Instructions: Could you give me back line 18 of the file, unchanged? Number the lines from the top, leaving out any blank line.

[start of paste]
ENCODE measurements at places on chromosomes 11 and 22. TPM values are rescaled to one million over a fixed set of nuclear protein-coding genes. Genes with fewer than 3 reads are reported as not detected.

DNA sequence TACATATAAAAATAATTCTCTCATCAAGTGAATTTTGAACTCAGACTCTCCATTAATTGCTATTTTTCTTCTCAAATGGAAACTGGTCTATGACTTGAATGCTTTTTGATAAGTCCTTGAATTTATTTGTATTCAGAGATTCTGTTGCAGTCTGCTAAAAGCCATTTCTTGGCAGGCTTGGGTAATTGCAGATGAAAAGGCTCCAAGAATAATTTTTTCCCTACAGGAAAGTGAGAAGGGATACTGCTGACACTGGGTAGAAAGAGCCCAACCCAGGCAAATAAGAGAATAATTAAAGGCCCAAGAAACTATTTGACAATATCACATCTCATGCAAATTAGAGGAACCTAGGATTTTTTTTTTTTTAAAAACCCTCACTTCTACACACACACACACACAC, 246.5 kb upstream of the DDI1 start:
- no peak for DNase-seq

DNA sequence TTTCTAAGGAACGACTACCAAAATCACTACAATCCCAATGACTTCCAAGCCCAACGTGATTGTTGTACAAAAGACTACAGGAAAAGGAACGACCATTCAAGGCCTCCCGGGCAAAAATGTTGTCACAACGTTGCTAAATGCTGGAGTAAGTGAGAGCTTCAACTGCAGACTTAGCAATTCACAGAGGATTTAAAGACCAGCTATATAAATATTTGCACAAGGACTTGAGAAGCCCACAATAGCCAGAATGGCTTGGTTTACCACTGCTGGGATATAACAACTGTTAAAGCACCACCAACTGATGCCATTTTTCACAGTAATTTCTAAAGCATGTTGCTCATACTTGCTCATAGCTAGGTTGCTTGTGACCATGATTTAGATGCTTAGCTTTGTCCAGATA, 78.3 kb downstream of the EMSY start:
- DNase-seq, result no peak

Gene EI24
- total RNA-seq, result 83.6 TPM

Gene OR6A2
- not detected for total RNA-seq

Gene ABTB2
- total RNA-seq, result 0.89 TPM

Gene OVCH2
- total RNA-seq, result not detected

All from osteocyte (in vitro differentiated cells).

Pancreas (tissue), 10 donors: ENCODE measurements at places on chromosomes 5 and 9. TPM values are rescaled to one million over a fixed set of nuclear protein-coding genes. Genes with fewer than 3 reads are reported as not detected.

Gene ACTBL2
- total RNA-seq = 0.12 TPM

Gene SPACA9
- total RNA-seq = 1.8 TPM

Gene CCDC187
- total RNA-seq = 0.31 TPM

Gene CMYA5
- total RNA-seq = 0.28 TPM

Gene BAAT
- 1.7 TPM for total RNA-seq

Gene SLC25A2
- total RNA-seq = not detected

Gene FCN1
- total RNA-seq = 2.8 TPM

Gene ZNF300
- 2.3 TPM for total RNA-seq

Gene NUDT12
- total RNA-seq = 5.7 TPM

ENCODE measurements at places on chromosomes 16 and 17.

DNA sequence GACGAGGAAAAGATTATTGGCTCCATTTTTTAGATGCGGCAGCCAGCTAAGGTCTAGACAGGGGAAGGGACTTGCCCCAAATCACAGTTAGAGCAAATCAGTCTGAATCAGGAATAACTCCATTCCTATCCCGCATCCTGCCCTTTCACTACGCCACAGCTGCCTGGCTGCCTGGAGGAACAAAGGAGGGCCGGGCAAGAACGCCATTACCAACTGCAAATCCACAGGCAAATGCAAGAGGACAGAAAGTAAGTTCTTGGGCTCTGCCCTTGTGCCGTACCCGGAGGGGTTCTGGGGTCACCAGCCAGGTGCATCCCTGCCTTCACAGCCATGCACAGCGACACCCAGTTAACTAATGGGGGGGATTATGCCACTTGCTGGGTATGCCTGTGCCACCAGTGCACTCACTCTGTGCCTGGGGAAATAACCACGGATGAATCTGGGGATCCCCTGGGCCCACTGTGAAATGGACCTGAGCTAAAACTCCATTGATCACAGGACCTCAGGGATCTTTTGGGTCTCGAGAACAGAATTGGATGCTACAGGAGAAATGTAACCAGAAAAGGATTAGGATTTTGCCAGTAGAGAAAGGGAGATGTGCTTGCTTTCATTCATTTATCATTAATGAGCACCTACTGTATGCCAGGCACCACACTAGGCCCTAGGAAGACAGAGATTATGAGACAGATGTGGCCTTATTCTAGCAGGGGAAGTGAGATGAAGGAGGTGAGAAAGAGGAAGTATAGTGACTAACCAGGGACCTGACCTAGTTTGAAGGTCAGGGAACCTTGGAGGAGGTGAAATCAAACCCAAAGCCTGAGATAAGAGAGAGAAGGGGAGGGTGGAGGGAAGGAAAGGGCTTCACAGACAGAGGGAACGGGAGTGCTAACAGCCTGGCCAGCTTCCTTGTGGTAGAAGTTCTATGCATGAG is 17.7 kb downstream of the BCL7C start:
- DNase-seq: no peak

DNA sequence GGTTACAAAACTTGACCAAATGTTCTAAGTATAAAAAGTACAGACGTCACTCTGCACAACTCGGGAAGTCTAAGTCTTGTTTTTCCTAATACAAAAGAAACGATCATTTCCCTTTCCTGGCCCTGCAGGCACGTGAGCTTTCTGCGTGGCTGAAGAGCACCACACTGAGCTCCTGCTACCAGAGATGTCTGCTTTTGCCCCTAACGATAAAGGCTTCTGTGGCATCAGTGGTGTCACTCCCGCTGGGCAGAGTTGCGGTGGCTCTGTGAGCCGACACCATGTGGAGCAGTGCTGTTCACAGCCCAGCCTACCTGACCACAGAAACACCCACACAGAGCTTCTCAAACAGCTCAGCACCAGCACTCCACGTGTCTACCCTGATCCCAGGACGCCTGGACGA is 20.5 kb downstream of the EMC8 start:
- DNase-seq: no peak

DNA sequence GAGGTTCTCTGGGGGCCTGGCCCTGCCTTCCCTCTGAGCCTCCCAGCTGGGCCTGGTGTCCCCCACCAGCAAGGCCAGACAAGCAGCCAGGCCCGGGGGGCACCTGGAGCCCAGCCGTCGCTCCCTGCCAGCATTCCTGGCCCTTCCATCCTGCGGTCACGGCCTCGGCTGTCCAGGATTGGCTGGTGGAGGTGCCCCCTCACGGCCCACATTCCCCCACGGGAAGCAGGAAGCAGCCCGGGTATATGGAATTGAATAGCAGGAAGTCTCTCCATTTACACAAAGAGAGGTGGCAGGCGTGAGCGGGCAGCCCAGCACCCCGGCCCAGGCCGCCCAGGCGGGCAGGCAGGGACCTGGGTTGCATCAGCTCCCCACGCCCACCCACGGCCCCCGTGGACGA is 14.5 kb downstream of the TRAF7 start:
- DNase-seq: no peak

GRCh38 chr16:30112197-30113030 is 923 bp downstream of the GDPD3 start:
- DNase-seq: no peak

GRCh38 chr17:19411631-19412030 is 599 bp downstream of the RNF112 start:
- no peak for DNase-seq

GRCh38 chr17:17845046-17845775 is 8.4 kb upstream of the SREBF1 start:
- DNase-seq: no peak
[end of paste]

Gene SPACA9